The compositions of the present invention may be used to lubricate the eye or provide artificial tear solutions to treat, for example, dry eye. In general, artificial tear solutions will contain tonicity agents, polymers and preservatives, as described above.
The compositions of the present invention are primarily adapted for use as artificial tears or ocular lubricants. However, the compositions may also be utilized to administer various pharmaceutically active compounds to the eye. Such pharmaceuticals may include, but are not limited to, anti-hypertensive, anti-glaucoma, neuro-protective, anti-allergy, muco-secretagogue, angiostatic, anti-microbial, pain relieving and anti-inflammatory agents.
Examples of pharmaceutically active agents which may be included in the compositions of the present invention, and administered via the methods of the present invention include, but are not limited to: glaucoma agents, such as betaxolol, timolol, pilocarpine, carbonic anhydrase inhibitors and prostaglandins; dopaminergic antagonists; post-surgical antihypertensive agents, such as para-amino clonidine (apraclonidine); anti-infectives, such as ciprofloxacin and tobramycin; non-steroidal and steroidal anti-inflammatories, such as naproxen, diclofenac, suprofen, ketorolac, tetrahydrocortisol and dexamethasone; proteins; growth factors, such as epidermal growth factor; and anti-allergics.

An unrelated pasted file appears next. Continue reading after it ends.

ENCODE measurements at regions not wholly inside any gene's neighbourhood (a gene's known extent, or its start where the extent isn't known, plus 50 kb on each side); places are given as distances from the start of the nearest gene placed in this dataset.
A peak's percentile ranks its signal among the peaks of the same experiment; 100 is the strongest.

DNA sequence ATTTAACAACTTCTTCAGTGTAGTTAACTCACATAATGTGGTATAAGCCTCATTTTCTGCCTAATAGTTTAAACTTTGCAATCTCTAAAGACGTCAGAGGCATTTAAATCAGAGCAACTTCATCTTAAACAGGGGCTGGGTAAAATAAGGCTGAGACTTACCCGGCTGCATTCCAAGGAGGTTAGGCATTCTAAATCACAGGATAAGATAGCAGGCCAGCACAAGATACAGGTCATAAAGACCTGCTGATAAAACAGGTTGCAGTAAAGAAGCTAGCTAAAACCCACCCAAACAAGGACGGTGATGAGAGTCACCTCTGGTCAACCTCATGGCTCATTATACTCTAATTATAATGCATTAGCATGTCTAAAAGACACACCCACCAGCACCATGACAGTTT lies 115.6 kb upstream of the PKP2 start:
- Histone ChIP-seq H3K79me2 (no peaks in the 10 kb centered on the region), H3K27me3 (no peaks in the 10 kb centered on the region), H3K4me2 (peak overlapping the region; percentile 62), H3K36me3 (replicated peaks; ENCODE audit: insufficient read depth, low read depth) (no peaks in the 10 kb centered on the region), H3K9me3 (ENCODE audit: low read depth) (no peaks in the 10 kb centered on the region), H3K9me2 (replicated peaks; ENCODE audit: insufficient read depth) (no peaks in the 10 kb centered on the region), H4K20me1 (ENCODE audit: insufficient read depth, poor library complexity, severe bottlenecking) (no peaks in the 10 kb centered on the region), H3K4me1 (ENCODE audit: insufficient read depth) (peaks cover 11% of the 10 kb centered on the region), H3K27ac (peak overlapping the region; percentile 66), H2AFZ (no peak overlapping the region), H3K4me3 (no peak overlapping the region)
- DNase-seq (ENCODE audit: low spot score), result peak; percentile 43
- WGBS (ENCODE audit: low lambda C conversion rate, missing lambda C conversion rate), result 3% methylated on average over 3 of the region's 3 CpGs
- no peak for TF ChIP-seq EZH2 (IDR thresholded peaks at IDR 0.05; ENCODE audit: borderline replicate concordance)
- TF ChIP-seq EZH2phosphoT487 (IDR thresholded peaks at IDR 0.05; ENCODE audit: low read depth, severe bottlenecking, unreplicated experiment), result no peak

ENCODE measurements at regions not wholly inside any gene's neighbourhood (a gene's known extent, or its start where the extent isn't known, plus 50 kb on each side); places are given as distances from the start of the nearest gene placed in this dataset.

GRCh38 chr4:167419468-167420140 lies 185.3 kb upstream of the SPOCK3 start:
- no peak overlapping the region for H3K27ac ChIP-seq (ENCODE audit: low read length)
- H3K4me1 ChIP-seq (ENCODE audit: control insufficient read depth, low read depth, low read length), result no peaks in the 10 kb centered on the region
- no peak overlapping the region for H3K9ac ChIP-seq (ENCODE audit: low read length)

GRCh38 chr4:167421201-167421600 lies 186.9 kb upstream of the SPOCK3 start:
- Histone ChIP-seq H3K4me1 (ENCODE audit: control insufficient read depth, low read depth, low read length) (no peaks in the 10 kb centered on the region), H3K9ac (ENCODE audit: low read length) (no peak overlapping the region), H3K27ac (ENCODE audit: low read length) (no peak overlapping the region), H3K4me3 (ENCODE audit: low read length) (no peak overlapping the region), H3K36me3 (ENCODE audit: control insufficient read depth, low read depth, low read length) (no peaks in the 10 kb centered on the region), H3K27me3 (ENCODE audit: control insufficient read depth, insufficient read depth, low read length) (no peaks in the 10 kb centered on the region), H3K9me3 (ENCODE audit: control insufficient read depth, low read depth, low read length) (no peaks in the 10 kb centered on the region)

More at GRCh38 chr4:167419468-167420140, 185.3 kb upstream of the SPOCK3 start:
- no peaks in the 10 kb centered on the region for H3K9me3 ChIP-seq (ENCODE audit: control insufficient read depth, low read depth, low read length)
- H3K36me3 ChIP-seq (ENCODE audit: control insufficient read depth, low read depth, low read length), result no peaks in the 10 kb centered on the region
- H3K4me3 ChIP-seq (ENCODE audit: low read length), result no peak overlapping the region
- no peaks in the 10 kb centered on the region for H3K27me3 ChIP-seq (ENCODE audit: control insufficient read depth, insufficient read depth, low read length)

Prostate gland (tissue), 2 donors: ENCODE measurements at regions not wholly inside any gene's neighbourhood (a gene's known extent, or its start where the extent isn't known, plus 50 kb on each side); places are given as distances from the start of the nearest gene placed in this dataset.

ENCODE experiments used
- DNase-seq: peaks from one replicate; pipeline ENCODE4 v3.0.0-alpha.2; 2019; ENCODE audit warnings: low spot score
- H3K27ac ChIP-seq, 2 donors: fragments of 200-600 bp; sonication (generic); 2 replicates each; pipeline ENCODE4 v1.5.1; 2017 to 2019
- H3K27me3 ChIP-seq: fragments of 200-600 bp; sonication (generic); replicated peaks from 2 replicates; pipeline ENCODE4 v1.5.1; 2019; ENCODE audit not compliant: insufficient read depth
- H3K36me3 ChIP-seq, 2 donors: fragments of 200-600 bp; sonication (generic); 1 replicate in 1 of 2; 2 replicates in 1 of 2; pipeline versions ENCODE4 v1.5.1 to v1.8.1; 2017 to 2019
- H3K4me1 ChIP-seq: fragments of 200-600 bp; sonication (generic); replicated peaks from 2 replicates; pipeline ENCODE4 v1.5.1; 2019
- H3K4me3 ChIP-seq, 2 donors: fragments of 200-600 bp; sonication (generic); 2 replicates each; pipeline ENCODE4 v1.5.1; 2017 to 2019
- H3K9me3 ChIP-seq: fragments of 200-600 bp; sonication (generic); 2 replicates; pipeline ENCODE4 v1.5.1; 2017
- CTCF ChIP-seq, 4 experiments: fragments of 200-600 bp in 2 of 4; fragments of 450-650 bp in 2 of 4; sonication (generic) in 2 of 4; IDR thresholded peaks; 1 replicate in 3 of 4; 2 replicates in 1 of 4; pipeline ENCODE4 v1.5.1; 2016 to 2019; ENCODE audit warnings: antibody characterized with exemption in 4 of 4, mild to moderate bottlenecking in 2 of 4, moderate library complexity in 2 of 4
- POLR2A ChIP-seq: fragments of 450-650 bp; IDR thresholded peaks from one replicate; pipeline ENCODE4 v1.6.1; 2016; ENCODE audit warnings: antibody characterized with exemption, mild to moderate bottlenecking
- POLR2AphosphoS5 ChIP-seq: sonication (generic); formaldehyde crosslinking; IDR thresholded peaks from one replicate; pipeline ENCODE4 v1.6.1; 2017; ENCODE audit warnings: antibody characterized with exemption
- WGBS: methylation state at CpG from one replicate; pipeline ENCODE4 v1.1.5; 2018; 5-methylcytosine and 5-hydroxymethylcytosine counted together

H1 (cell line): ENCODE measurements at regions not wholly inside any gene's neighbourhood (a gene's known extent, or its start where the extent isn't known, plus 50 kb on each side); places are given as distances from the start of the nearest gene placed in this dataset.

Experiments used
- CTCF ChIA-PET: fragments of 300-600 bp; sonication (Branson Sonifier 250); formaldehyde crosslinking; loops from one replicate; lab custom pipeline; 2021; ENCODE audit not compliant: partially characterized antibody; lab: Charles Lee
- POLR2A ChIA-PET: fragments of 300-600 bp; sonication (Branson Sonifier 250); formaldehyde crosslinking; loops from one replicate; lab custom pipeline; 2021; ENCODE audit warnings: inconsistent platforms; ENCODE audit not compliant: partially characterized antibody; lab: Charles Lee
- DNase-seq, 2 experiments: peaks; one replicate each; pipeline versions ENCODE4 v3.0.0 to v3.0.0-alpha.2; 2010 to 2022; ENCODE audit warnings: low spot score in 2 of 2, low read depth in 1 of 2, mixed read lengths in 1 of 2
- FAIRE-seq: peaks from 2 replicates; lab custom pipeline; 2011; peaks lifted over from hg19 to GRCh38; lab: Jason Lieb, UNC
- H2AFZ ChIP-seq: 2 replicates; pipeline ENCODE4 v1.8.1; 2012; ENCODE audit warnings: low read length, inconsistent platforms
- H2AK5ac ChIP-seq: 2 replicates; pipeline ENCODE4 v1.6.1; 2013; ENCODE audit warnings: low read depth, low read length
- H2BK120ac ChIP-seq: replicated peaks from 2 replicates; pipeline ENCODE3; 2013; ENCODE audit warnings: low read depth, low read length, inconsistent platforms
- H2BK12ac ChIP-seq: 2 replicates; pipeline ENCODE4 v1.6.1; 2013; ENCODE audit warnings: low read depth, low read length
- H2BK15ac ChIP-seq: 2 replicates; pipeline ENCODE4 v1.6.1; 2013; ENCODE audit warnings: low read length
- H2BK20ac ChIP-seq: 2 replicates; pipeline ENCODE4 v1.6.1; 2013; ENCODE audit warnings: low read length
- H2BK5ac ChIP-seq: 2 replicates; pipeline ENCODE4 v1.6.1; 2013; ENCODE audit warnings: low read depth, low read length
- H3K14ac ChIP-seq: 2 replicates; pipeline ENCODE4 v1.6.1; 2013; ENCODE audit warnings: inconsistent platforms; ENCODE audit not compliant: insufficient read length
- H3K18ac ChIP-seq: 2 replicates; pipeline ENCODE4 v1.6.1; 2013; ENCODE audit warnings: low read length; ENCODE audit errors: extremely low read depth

The following Examples are provided to further illustrate the present invention:
The viscosity versus pH of a composition containing a gelling system in accordance with the present invention was evaluated. The gelling system consisted of 0.3% Konjac glucomannan and 1.0% boric acid. The viscosity was measured as a function of pH. As shown in FIG. 1, the composition exhibited a strong ability to form gel as pH was increased, as demonstrated by the rapid increase in viscosity.
The following formulation is an example of an artificial tear composition of the present invention:
pH to 6.5-7.0
Qs to 100
The above composition is prepared in two parts. Konjac glucomannan is dispersed in 40% of the volume water and allowed to hydrate. The polymer solution is polish filtered and autoclaved at 122° C. for 30 minutes. The resulting solution (“Part I”) is then autoclaved at 121° C. for 35 minutes, and mixed while cooling. A second part (“Part II”) is prepared by dispersing the remaining ingredients in 40% of the batch volume of purified water and allowing the ingredients to dissolve and then adjusting the pH to near the target pH. The Part II solution is sterile filtered through a 0.2 micron sterilizing filter, and then aseptically added to Part I solution.
The above-described composition is a liquid in the bottle, which allows for ease of dispensing. Upon application of a small amount (e.g., 1 to 2 drops) of the composition to the eye, a soft fluid gel is formed upon slight increase in pH. The gel offers increased retention, relative to conventional ophthalmic solutions, and provides excellent lubrication to the eye.